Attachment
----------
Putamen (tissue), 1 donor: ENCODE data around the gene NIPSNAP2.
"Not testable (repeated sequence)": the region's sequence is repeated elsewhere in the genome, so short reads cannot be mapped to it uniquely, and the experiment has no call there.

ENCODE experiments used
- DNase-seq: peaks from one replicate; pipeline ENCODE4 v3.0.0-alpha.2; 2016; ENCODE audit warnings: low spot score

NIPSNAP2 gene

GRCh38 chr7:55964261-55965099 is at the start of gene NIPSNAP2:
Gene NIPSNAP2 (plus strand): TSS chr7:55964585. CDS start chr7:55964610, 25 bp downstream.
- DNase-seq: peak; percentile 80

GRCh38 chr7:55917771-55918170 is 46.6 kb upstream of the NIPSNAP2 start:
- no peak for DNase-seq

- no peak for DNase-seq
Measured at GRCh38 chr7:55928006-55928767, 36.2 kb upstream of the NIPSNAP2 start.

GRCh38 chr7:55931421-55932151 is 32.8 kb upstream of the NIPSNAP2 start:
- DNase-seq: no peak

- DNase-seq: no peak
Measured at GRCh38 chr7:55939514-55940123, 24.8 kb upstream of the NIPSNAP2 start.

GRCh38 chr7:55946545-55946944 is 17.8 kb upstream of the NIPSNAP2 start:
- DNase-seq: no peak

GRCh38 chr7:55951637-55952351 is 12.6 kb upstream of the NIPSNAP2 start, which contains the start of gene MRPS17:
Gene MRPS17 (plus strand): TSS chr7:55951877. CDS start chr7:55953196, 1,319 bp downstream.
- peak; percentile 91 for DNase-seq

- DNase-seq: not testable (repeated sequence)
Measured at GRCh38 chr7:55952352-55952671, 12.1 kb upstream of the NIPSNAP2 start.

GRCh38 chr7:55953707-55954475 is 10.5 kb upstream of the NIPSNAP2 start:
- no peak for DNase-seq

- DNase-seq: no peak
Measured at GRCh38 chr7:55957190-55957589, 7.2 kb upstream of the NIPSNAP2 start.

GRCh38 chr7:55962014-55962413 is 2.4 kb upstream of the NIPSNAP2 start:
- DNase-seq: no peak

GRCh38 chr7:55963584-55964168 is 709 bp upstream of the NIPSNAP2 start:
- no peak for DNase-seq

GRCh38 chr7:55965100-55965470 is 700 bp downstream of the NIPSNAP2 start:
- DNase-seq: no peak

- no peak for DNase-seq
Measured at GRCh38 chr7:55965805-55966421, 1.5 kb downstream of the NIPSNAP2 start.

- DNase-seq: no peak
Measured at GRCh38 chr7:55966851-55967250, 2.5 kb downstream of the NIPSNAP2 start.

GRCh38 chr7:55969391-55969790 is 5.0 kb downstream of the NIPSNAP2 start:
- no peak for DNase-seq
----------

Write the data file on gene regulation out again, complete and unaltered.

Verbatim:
Putamen (tissue), 1 donor: ENCODE data around the gene NIPSNAP2.
"Not testable (repeated sequence)": the region's sequence is repeated elsewhere in the genome, so short reads cannot be mapped to it uniquely, and the experiment has no call there.

ENCODE experiments used
- DNase-seq: peaks from one replicate; pipeline ENCODE4 v3.0.0-alpha.2; 2016; ENCODE audit warnings: low spot score

NIPSNAP2 gene

GRCh38 chr7:55964261-55965099 is at the start of gene NIPSNAP2:
Gene NIPSNAP2 (plus strand): TSS chr7:55964585. CDS start chr7:55964610, 25 bp downstream.
- DNase-seq: peak; percentile 80

GRCh38 chr7:55917771-55918170 is 46.6 kb upstream of the NIPSNAP2 start:
- no peak for DNase-seq

- no peak for DNase-seq
Measured at GRCh38 chr7:55928006-55928767, 36.2 kb upstream of the NIPSNAP2 start.

GRCh38 chr7:55931421-55932151 is 32.8 kb upstream of the NIPSNAP2 start:
- DNase-seq: no peak

- DNase-seq: no peak
Measured at GRCh38 chr7:55939514-55940123, 24.8 kb upstream of the NIPSNAP2 start.

GRCh38 chr7:55946545-55946944 is 17.8 kb upstream of the NIPSNAP2 start:
- DNase-seq: no peak

GRCh38 chr7:55951637-55952351 is 12.6 kb upstream of the NIPSNAP2 start, which contains the start of gene MRPS17:
Gene MRPS17 (plus strand): TSS chr7:55951877. CDS start chr7:55953196, 1,319 bp downstream.
- peak; percentile 91 for DNase-seq

- DNase-seq: not testable (repeated sequence)
Measured at GRCh38 chr7:55952352-55952671, 12.1 kb upstream of the NIPSNAP2 start.

GRCh38 chr7:55953707-55954475 is 10.5 kb upstream of the NIPSNAP2 start:
- no peak for DNase-seq

- DNase-seq: no peak
Measured at GRCh38 chr7:55957190-55957589, 7.2 kb upstream of the NIPSNAP2 start.

GRCh38 chr7:55962014-55962413 is 2.4 kb upstream of the NIPSNAP2 start:
- DNase-seq: no peak

GRCh38 chr7:55963584-55964168 is 709 bp upstream of the NIPSNAP2 start:
- no peak for DNase-seq

GRCh38 chr7:55965100-55965470 is 700 bp downstream of the NIPSNAP2 start:
- DNase-seq: no peak

- no peak for DNase-seq
Measured at GRCh38 chr7:55965805-55966421, 1.5 kb downstream of the NIPSNAP2 start.

- DNase-seq: no peak
Measured at GRCh38 chr7:55966851-55967250, 2.5 kb downstream of the NIPSNAP2 start.

GRCh38 chr7:55969391-55969790 is 5.0 kb downstream of the NIPSNAP2 start:
- no peak for DNase-seq